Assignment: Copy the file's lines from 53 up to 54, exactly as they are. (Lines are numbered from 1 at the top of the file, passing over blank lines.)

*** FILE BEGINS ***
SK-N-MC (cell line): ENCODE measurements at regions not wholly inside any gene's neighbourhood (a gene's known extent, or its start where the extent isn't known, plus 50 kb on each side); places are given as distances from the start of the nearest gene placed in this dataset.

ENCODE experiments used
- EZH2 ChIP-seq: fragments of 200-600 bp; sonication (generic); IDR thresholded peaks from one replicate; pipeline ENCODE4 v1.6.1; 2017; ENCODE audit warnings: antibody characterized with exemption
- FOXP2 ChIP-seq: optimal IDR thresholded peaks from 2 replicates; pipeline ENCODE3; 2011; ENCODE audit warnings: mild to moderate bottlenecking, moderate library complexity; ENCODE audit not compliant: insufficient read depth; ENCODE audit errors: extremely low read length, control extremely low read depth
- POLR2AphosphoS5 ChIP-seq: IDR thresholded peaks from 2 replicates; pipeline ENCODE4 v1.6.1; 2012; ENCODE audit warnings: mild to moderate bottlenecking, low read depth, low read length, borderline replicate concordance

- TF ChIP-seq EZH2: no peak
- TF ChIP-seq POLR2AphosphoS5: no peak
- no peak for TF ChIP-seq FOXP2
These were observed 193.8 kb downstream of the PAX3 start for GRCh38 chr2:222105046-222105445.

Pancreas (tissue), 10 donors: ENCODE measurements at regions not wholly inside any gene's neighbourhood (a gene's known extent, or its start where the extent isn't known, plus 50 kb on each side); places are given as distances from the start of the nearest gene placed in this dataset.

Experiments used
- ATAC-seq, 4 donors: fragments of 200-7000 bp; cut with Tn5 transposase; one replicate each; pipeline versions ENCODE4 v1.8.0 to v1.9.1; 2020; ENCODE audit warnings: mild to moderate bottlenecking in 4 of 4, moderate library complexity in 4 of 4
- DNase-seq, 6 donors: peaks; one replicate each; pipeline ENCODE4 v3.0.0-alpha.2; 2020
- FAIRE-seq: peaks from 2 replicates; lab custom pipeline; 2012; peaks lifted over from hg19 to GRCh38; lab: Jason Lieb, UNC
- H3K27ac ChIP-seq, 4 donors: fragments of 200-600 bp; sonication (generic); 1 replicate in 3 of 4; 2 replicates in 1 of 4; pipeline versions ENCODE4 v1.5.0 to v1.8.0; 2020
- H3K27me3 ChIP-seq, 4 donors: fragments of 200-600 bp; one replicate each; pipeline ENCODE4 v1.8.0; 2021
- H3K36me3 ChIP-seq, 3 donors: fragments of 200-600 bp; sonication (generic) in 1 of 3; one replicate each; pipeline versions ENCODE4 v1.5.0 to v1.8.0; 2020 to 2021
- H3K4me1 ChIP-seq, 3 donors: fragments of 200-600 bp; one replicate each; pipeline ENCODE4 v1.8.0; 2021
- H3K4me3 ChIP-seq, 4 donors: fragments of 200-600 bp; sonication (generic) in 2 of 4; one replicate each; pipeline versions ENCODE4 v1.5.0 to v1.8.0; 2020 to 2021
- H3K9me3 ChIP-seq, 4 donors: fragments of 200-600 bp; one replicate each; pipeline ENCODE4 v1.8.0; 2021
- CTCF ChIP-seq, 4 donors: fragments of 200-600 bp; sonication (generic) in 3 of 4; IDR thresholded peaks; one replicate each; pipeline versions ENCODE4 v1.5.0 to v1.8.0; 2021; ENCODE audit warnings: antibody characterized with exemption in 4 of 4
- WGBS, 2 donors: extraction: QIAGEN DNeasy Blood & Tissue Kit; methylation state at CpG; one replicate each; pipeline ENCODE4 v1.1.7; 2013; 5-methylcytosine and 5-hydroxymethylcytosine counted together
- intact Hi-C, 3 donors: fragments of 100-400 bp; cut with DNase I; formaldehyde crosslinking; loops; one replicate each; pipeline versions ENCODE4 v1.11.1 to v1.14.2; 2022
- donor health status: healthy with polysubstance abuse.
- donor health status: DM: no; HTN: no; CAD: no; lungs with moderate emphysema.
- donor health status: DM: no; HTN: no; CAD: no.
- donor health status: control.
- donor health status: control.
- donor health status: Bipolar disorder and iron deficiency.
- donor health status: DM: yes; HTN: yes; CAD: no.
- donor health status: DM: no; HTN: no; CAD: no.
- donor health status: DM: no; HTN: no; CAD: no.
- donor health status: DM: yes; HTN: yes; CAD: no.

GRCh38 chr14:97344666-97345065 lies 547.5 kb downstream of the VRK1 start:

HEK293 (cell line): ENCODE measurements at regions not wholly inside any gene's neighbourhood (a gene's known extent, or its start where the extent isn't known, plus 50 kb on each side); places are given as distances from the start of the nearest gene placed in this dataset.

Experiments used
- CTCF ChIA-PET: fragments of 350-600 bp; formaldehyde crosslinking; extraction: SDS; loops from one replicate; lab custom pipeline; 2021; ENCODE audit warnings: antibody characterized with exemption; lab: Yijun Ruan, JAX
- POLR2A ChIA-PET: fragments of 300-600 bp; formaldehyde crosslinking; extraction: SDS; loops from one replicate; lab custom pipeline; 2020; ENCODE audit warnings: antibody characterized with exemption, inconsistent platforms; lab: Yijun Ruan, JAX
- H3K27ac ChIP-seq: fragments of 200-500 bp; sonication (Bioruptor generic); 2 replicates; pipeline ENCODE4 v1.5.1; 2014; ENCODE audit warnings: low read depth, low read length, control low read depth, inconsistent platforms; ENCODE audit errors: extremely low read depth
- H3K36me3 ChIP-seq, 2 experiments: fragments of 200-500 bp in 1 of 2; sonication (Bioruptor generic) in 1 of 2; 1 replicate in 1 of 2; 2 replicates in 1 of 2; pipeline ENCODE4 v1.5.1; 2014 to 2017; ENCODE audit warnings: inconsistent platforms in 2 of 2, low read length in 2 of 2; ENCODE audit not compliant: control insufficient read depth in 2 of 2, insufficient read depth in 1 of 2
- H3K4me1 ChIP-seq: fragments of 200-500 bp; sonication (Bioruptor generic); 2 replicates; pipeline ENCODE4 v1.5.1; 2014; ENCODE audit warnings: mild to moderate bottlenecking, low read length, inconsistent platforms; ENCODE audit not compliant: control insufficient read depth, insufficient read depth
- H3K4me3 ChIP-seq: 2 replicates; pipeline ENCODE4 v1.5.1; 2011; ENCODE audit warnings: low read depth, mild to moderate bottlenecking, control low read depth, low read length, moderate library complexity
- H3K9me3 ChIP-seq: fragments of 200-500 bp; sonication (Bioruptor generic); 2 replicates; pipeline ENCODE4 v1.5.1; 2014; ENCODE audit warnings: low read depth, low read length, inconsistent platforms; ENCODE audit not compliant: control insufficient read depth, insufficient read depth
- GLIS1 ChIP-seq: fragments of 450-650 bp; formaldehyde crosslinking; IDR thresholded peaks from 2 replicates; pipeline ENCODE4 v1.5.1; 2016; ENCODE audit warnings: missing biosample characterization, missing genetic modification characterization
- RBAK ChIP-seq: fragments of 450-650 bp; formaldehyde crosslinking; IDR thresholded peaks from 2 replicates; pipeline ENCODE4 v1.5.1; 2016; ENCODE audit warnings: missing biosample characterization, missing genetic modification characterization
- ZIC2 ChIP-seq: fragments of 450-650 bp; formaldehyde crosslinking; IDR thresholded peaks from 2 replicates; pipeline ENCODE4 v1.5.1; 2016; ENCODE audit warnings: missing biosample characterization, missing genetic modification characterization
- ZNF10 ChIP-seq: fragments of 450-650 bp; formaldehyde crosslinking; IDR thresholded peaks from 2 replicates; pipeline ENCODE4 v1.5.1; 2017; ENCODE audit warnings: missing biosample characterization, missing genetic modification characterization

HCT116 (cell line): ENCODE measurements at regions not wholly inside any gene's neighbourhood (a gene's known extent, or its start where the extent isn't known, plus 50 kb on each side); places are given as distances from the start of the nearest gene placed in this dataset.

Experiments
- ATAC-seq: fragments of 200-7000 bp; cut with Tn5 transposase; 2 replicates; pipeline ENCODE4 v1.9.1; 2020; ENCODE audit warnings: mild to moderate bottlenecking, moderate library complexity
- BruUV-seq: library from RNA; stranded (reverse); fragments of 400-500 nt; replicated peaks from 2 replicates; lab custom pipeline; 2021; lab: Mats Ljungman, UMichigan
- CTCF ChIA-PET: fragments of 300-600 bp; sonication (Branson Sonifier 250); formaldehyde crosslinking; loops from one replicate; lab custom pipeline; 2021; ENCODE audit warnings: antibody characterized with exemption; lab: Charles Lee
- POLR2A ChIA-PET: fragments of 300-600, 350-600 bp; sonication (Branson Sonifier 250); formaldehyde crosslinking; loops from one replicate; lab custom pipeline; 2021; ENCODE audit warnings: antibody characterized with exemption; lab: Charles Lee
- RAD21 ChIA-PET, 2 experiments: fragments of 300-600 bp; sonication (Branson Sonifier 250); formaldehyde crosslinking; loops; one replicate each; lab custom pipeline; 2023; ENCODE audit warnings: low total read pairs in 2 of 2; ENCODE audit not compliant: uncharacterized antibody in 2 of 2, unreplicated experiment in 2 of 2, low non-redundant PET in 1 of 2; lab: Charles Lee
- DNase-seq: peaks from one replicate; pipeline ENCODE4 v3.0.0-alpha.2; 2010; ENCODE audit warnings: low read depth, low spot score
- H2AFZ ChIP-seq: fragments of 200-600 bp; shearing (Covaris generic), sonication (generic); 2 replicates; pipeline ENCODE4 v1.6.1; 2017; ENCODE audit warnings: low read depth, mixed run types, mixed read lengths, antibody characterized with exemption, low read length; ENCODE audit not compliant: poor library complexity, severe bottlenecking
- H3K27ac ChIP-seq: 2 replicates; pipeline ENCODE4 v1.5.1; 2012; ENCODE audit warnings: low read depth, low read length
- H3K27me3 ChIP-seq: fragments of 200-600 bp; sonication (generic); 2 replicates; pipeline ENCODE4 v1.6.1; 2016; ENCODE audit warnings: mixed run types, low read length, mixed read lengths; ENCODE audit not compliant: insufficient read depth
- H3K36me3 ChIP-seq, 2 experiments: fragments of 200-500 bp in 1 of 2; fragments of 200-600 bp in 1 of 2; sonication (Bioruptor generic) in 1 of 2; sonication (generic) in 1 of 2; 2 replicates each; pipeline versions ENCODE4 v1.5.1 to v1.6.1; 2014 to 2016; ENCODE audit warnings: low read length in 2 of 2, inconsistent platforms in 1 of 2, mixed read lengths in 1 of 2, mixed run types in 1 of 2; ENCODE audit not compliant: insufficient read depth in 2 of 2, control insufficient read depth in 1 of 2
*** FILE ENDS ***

- POLR2A ChIA-PET: fragments of 300-600, 350-600 bp; sonication (Branson Sonifier 250); formaldehyde crosslinking; loops from one replicate; lab custom pipeline; 2021; ENCODE audit warnings: antibody characterized with exemption; lab: Charles Lee
- RAD21 ChIA-PET, 2 experiments: fragments of 300-600 bp; sonication (Branson Sonifier 250); formaldehyde crosslinking; loops; one replicate each; lab custom pipeline; 2023; ENCODE audit warnings: low total read pairs in 2 of 2; ENCODE audit not compliant: uncharacterized antibody in 2 of 2, unreplicated experiment in 2 of 2, low non-redundant PET in 1 of 2; lab: Charles Lee